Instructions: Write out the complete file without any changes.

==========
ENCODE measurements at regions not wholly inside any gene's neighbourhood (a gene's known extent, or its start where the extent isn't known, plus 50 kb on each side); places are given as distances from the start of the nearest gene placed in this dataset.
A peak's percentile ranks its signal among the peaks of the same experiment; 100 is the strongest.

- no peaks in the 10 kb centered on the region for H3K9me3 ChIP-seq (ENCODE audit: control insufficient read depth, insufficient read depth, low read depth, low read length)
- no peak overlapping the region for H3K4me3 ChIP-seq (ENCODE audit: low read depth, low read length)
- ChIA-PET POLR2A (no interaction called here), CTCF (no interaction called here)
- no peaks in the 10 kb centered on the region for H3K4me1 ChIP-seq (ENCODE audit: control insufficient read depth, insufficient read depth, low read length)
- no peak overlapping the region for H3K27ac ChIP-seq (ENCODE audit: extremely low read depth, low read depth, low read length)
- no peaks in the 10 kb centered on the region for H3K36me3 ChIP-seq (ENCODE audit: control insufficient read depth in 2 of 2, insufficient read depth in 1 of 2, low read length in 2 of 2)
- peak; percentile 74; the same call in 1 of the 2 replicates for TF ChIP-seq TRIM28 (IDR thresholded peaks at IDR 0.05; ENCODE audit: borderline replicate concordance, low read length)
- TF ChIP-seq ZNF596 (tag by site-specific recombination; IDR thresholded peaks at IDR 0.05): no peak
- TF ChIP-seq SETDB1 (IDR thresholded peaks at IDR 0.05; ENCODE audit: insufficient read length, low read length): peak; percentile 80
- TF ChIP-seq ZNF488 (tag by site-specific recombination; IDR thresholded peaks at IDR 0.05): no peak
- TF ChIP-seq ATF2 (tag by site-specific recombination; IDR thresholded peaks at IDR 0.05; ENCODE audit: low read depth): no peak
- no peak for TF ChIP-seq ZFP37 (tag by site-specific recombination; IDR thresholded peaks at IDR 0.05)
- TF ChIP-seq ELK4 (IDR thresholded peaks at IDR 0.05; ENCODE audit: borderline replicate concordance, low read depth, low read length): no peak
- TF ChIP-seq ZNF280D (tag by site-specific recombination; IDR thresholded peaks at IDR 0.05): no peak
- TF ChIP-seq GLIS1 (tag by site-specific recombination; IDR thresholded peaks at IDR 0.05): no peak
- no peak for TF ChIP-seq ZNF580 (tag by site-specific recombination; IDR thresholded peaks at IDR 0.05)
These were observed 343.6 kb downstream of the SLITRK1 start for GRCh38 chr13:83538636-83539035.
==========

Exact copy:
ENCODE measurements at regions not wholly inside any gene's neighbourhood (a gene's known extent, or its start where the extent isn't known, plus 50 kb on each side); places are given as distances from the start of the nearest gene placed in this dataset.
A peak's percentile ranks its signal among the peaks of the same experiment; 100 is the strongest.

- no peaks in the 10 kb centered on the region for H3K9me3 ChIP-seq (ENCODE audit: control insufficient read depth, insufficient read depth, low read depth, low read length)
- no peak overlapping the region for H3K4me3 ChIP-seq (ENCODE audit: low read depth, low read length)
- ChIA-PET POLR2A (no interaction called here), CTCF (no interaction called here)
- no peaks in the 10 kb centered on the region for H3K4me1 ChIP-seq (ENCODE audit: control insufficient read depth, insufficient read depth, low read length)
- no peak overlapping the region for H3K27ac ChIP-seq (ENCODE audit: extremely low read depth, low read depth, low read length)
- no peaks in the 10 kb centered on the region for H3K36me3 ChIP-seq (ENCODE audit: control insufficient read depth in 2 of 2, insufficient read depth in 1 of 2, low read length in 2 of 2)
- peak; percentile 74; the same call in 1 of the 2 replicates for TF ChIP-seq TRIM28 (IDR thresholded peaks at IDR 0.05; ENCODE audit: borderline replicate concordance, low read length)
- TF ChIP-seq ZNF596 (tag by site-specific recombination; IDR thresholded peaks at IDR 0.05): no peak
- TF ChIP-seq SETDB1 (IDR thresholded peaks at IDR 0.05; ENCODE audit: insufficient read length, low read length): peak; percentile 80
- TF ChIP-seq ZNF488 (tag by site-specific recombination; IDR thresholded peaks at IDR 0.05): no peak
- TF ChIP-seq ATF2 (tag by site-specific recombination; IDR thresholded peaks at IDR 0.05; ENCODE audit: low read depth): no peak
- no peak for TF ChIP-seq ZFP37 (tag by site-specific recombination; IDR thresholded peaks at IDR 0.05)
- TF ChIP-seq ELK4 (IDR thresholded peaks at IDR 0.05; ENCODE audit: borderline replicate concordance, low read depth, low read length): no peak
- TF ChIP-seq ZNF280D (tag by site-specific recombination; IDR thresholded peaks at IDR 0.05): no peak
- TF ChIP-seq GLIS1 (tag by site-specific recombination; IDR thresholded peaks at IDR 0.05): no peak
- no peak for TF ChIP-seq ZNF580 (tag by site-specific recombination; IDR thresholded peaks at IDR 0.05)
These were observed 343.6 kb downstream of the SLITRK1 start for GRCh38 chr13:83538636-83539035.